Video streaming service Netflix certainly knows a thing or two about web-scale deployments. Since the time of the creation of Chaos Monkey in 2011, the company has been regularly contributing to the open source ecosystem.
In 2012, Netflix developed Asgard to automate Amazon Web Services’ deployments involving Amazon Machine Images (AMIs), Elastic Cloud Compute (EC2) instances, auto scaling groups, launch configurations, and elastic load balancers. Netflix built Asgard to expose a consistent deployment experience for internal teams targeting AWS. It abstracted the underpinnings of EC2 infrastructure through a standard nomenclature and a set of APIs.
By 2015, Asgard developers started to move the software beyond AWS, to support Google Cloud and Microsoft Azure as well. The multicloud avatar of Asgard evolved into a brand new tool called Spinnaker. In its current version, Spinnaker supports a variety of deployment targets including mainstream cloud and container platforms, including OpenStack, DC/OS, Kubernetes, and Cloud Foundry.
Irrespective of the target environment, the deployment experience is always consistent, offering the following capabilities:
- Enable repeatable automated deployments captured as flexible pipelines and configurable pipeline stages.
- Provide a global view across all the environments that an application passes through in its deployment pipeline.
- Offer programmatic configuration and execution via a consistent and reliable API.
- Be easy to configure, maintain, and extend.
- Be operationally resilient.
- Provide the existing benefits of Asgard without a migration.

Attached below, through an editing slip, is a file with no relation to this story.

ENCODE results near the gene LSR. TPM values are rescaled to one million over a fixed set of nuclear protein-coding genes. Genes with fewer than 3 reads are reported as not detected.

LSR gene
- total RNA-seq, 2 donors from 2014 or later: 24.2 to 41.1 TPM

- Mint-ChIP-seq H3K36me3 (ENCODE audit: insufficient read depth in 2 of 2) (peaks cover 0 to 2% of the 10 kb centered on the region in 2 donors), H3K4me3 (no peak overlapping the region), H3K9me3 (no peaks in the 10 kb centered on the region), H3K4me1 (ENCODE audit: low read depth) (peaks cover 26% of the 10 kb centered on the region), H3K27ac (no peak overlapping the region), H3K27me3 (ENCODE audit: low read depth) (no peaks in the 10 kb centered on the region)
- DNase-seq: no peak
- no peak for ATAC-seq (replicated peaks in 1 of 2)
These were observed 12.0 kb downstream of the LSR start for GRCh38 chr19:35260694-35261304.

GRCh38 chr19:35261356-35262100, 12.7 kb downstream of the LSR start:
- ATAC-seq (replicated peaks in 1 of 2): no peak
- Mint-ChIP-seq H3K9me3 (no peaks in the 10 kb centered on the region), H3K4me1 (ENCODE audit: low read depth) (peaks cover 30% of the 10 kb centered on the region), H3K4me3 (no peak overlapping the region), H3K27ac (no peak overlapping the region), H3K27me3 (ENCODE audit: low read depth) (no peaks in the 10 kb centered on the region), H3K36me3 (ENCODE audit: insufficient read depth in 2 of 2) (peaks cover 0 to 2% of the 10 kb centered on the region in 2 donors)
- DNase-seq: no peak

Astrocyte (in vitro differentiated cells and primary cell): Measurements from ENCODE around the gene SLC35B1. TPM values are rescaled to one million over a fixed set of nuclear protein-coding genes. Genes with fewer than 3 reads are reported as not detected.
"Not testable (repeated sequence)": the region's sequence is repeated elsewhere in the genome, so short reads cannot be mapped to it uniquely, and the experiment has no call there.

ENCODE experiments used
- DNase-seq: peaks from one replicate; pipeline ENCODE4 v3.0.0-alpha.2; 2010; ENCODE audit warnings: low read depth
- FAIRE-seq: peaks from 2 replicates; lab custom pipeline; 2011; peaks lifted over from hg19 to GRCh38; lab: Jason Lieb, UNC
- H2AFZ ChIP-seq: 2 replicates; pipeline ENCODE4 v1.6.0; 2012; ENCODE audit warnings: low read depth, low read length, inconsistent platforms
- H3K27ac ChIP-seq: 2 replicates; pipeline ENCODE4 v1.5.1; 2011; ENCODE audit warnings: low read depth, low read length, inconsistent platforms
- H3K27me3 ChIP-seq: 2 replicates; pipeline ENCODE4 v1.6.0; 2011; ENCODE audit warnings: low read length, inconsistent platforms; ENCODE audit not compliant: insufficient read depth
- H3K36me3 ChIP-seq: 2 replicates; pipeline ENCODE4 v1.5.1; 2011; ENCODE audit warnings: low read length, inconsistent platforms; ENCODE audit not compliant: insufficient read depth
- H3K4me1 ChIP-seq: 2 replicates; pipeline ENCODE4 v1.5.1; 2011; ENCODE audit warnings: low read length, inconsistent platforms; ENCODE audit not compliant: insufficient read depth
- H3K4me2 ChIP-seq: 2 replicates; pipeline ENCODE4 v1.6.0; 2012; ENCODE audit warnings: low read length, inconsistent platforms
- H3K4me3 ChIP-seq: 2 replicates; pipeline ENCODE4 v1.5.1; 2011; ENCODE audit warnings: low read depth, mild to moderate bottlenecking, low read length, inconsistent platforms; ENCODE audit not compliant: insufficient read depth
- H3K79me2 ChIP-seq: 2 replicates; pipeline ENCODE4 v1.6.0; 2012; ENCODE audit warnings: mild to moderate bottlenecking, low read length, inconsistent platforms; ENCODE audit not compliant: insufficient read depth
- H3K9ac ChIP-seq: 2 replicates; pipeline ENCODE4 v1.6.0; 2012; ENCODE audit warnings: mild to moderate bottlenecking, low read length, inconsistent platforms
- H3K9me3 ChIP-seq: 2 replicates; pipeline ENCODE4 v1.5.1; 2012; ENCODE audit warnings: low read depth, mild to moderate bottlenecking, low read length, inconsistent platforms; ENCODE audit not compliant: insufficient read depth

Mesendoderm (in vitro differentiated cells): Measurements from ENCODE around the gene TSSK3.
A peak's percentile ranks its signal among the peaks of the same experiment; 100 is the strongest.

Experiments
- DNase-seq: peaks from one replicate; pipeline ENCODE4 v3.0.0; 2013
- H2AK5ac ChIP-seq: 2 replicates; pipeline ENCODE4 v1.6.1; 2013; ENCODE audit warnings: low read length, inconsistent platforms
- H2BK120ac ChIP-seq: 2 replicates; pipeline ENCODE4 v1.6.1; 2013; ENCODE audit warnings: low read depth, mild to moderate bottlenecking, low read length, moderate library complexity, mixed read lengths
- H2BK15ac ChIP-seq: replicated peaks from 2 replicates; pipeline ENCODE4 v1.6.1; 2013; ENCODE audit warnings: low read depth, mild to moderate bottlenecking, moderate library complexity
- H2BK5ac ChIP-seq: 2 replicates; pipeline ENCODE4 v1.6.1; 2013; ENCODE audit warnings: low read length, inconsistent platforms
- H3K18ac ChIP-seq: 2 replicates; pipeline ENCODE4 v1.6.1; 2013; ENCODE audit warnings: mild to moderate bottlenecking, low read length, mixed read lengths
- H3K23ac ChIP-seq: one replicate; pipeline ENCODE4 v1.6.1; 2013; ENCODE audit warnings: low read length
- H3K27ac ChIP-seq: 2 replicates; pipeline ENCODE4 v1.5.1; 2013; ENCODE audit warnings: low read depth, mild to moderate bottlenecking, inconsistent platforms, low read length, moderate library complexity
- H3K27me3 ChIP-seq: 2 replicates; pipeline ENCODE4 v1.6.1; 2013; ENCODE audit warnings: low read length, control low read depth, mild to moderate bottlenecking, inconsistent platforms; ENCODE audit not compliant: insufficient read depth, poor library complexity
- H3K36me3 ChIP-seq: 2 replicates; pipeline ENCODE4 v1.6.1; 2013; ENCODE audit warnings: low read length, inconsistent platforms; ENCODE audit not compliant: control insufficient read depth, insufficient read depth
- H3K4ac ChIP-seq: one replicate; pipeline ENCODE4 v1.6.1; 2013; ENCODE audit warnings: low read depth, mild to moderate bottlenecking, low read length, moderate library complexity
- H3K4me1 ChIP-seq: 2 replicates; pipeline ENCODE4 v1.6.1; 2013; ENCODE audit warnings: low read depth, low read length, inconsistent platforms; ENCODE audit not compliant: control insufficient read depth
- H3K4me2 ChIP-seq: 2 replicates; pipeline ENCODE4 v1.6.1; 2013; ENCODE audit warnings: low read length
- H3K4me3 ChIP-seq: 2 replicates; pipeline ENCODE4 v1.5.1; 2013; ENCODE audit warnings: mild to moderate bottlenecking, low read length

Spinnaker is not just about automating multicloud deployments. It emphasizes continuous deployment through powerful pipeline capabilities. Spinnaker can package application artifacts such as binaries and container images for each target environment. For example, it can build an AMI to deploy in EC2 while packaging the same application as a set of Pods that can run in Kubernetes. Spinnaker is tightly integrated with existing tools such as Jenkins, Docker Hub, Travis CI, and Circle CI. Operations teams get ultimate control in managing the deployments across staging and production environments.
Spinnaker encourages the use of immutable infrastructure. Operations teams will never have to use SSH to manage a VM deployed through Spinnaker. If the health of a VM is not green, which means the health check has failed, Spinnaker automatically spins up a new VM, and stops routing traffic to the unhealthy VM.
The best thing about using Spinnaker is that the teams will never have to manage individual resources of each target environment. They can register target platforms with Spinnaker and use the interface to define deployment strategies and pipeline stages. Organizations dealing with contemporary, cloud-native applications will find Spinnaker highly effective for managing end-to-end application lifecycle.